When expressed in words, I'm impressed with the level of specificity that can be achieved using Colon Classification. Although Ranganathan strived to avoid the linear in terms of classification structure, he was forced to create a notation in which a combination of facets could be expressed in a linear fashion so that the books being classified using Colon Classification would have a single place on a shelf in a library. The thought of having to shelve a book with a class number as complicated as this is unnerving. This is perhaps why I am initially inclined to ask whether Ranganathan was a Yahoo!?

When compared to a class number formulated using the Dewey Decimal Classification, I don't think there is any question as to which of the two is more intuitive and which requires a higher learning curve. If one can interfile whole numbers with those containing decimals in numerical order, they already understand the basic filing structure of a Dewey Decimal class number. One look at the multi-faceted Colon Classification notation leaves me with only questions. Does the .44 in the example above signify a decimal number or is that dot just a place marker? Which comes first, numbers or letters, and in the case of letters, is there a difference in the filing order between upper or lower case letters, and if so, is it AaBbCc... or ...XYZabc...? Just thinking about the possibilities is exhausting! I am almost relieved that the example given doesn't include any Greek letters, which Ranganathan also integrated into the Colon Classification notation scheme! Perhaps Ranganathan was a Yahoo! after all?

But if I set aside the Colon Classification notation and just look at Ranganathan's principles of facet analysis, I am more likely to think of his theories as coming from a man ahead of his time. Consider how frequently the notion of "facet" is being mentioned in the literature today in connection with information storage and retrieval in an online environment. This comes full circle back to Ranganathan, who is credited with being the first person to apply the term "facet analysis" to classification (Navalani, p.124).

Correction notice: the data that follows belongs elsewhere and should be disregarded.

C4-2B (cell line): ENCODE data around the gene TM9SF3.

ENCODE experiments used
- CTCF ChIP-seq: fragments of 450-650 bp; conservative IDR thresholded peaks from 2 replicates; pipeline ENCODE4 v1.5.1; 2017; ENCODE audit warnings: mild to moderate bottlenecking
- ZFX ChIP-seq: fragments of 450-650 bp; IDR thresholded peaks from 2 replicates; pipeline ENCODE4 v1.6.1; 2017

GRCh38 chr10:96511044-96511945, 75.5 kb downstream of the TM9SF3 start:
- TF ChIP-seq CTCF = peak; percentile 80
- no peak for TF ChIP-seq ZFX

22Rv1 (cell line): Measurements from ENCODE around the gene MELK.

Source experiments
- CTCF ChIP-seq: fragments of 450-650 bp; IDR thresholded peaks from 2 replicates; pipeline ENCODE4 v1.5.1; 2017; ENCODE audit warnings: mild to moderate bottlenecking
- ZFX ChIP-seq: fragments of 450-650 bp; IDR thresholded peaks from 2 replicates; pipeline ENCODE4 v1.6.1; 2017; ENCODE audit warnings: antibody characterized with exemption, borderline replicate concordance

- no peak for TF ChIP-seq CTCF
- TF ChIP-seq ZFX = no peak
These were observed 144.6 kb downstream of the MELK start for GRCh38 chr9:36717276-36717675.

According to Aluri et al. (p.132-33), there are three advantages of faceted classifications over enumerated ones:

  1. "The schedule of a faceted scheme takes up much less space than the schedule of an enumerative scheme with the same amount of specificity."
  2. "Faceted classifications permit far more specific classification than do most enumerative schemes."
  3. "Even before the advent of the computer, [faceted classifications] permitted a detailed form of indexing -- chain indexing -- which provides access to every facet of the combined notation."

As I thought about these three advantages I became convinced that Ranganathan may have been a Yahoo!, which may not be a bad thing. Were he still living today I think he might be pleased to see how information agencies still appreciate and are applying his ideas, especially with regard to the third point noted above.

Take another look at the verbal interpretation of the Colon Classification notation above. If you replaced all the punctuation marks with colons, where else have you seen a similar string of terms used to describe a resource? Yahoo! (http://www.yahoo.com/) of course! If there existed in Yahoo! a resource similar to the one described in the Colon Classification example above, that Internet resource might be listed under one of several strings, including:

Health : Diseases and Conditions : Tuberculosis
Regional : Countries : India : Health

Yahoo! has made its mark as a subject directory of Internet resources, accessible primarily through a browsable hierarchy of categories, subcategories, sub-subcategories, and so on. Some people may liken it closer to a thesaurus because Yahoo! uses words instead of symbols for their notation string. Yet Yahoo! is more complex than a thesaurus in its ability to combine categories, as Ranganathan did with facets, to create a more complex description of a resource. Each term in a Yahoo! notation string contains individual words which have meaning on their own, but once combined with other words into a string, a context is created, providing a deeper meaning. In this way it is much like a faceted classification.